Congratulations to the 2018 winners of the Warren-McLeod Graduate Fellowships!
Recipient of the full year Warren-McLeod Fellowship:
- Tina Barbasch - Biology PhD candidate in the Buston lab | Negotiations Over Offspring Care: A Test of Alternative Hypothesis Using the Clown Anemonefish
Recipients of the summer Warren-McLeod Fellowships:
- Emily Chua - Earth & Environment PhD student in the Fulweiler lab | Investigation of Biogeochemical Cycling in Permeable Marine Sediments Using a Novel Porewater Sampling Underwater Mass Spectrometer
- Karina Scavo - Biology PhD candidate in the Kaufman/Finnerty labs
- Nicholas Ray - Biology PhD student in the Fulweiler lab | Quantifying the Fate of Nitrogen in Oyster Habitats
The Warren-McLeod Graduate Fellowship in Marine Science was established by Patricia Warren (the granddaughter of BU’s 1st President, William Fairfield Warren) in 1990 to support graduate students in the BU Marine Program (BUMP). Guy McLeod was Patricia’s brother-in-law and the long-time director of research at the New England Aquarium. He was a marine biologist, whose scholarship focused on the role of iron, vanadium, and other metal ions on the physiological ecology of marine animals.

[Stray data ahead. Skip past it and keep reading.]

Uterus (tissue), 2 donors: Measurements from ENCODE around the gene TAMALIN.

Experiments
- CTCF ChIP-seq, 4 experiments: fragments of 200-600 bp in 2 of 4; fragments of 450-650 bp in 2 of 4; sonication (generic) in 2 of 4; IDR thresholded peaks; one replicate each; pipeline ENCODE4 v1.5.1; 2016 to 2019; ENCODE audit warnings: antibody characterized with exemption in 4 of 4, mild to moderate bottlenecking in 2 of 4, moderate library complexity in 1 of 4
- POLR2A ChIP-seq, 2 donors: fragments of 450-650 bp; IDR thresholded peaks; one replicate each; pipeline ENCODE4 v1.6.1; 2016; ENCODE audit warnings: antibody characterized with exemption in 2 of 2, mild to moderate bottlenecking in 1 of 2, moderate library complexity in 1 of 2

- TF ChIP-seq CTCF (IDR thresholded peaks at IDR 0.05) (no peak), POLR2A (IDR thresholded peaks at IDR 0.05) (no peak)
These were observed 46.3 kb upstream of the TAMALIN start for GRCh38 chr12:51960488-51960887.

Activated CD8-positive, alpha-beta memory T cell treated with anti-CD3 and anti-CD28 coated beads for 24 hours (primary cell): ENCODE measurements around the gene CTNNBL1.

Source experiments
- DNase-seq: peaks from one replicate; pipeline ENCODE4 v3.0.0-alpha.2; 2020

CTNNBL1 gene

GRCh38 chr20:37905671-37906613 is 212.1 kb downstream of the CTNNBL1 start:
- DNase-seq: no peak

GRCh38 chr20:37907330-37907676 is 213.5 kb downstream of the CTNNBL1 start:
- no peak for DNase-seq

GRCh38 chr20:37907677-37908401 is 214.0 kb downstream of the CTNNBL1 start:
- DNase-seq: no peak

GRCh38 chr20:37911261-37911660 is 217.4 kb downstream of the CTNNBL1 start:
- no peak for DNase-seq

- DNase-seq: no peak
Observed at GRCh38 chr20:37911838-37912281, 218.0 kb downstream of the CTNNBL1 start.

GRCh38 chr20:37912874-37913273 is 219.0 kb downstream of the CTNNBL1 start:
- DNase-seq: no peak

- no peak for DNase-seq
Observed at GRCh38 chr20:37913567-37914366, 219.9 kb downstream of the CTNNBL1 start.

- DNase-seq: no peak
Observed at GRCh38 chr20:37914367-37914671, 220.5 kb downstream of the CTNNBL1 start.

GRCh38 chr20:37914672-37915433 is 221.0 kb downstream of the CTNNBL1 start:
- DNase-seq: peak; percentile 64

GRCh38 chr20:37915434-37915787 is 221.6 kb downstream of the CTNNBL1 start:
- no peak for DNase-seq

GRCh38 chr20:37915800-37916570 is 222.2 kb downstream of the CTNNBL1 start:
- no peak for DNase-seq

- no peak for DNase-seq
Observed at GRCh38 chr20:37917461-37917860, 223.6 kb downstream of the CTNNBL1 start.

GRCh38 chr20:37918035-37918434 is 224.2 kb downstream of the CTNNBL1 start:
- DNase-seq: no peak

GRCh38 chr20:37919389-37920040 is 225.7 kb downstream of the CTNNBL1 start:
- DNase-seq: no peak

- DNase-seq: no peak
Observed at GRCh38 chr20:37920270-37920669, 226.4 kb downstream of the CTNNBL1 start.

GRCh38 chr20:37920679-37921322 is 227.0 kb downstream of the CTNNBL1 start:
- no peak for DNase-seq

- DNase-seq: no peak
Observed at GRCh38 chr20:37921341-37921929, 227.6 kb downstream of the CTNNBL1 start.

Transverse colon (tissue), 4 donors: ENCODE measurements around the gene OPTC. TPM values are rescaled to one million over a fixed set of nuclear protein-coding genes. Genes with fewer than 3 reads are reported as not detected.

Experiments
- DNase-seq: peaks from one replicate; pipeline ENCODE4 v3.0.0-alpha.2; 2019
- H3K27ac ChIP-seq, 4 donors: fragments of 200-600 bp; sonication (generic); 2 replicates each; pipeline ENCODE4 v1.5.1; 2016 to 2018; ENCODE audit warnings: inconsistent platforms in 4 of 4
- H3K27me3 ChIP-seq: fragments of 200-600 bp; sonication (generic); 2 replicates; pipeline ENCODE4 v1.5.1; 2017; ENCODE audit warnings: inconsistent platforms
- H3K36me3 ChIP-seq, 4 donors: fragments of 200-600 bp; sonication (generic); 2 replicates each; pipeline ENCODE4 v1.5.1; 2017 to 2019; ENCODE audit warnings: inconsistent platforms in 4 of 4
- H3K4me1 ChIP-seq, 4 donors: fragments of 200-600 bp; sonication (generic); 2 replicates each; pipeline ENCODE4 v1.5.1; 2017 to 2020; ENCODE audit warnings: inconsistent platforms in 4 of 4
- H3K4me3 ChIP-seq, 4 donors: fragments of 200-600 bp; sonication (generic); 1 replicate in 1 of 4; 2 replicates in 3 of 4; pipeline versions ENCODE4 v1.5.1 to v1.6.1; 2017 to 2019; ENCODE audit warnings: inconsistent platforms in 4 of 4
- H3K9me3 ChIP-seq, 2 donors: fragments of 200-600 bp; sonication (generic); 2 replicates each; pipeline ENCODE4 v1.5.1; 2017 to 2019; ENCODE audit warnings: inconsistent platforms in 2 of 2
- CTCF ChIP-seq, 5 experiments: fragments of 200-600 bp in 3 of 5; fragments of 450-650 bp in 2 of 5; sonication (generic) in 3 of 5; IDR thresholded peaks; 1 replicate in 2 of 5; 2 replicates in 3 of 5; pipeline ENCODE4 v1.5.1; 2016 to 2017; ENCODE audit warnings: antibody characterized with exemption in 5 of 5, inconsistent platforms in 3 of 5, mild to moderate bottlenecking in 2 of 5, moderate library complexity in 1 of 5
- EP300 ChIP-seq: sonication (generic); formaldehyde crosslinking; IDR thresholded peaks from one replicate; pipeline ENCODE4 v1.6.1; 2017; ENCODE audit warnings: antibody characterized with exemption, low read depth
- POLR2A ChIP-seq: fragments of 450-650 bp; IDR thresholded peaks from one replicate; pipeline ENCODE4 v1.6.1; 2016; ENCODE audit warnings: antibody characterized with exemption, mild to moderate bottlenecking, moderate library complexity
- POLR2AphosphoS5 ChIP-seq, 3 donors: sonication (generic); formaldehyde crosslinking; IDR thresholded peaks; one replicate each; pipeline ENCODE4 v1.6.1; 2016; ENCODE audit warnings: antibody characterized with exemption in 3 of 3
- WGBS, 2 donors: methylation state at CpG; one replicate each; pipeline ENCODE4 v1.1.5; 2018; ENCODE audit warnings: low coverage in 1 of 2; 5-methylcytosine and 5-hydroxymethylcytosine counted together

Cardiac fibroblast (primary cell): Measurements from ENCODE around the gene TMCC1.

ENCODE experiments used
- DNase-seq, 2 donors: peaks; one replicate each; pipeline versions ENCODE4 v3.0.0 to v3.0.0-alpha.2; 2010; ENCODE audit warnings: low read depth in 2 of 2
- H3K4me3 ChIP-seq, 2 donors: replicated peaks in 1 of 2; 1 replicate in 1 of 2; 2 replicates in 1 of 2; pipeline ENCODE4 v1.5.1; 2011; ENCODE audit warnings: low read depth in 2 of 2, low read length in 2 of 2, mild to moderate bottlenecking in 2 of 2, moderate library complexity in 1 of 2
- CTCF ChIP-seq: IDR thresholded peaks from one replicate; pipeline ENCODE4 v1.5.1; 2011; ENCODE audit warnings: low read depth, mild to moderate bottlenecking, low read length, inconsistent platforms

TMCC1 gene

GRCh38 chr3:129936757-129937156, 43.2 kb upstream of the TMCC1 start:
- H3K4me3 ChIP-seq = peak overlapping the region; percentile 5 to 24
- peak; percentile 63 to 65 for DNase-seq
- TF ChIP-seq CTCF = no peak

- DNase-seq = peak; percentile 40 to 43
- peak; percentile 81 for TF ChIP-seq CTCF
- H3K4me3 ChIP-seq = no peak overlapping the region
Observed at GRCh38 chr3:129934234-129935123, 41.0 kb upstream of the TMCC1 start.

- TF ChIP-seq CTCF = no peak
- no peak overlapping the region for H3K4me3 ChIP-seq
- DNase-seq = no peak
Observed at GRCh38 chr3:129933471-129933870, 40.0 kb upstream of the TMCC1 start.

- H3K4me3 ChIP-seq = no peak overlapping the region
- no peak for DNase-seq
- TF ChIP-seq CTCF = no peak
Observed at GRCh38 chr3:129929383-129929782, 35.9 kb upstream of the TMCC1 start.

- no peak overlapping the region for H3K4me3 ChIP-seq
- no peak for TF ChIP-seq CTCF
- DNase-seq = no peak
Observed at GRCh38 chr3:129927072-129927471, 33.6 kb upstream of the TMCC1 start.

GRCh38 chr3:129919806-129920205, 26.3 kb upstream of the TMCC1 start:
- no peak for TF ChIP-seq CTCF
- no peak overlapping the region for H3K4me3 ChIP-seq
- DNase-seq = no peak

Gilmore Lab PhD Students Publish a Trio of Papers on the Origins of Immunity and Disease in Marine Invertebrates
video courtesy of Carl Facer
In research supported by the National Science Foundation, Tom Gilmore’s lab recently published three papers that address the origins of immunity, as well as its possible role in disease in threatened marine invertebrates. In a paper in the Proceedings of the National Academy of Sciences USA, PhD student Joe Brennan led a study that characterized a conserved pathogen response molecule, a Toll-like receptor, in a sea anemone model. In a paper in Scientific Reports led by PhD student Kate Mansfield, and with collaborators from the labs of Trevor Siggers and John Finnerty (at BU) and Virginia Weis (Oregon State University), they investigated the role of immune transcription factor NF-κB in loss of symbiosis in an anemone model for coral bleaching. Finally, NSF graduate fellow Leah Williams, in collaboration with researchers at the University of Texas Arlington, showed that an endangered Caribbean coral, Orbicella faveolata, encodes a complete Toll-like receptor to NF-κB immune pathway with extensive similarity to human immune pathways. This last paper was published in Developmental and Comparative Immunology, and included 40 undergraduate co-authors from BB522, a molecular biology project laboratory in which early studies for this research were carried out.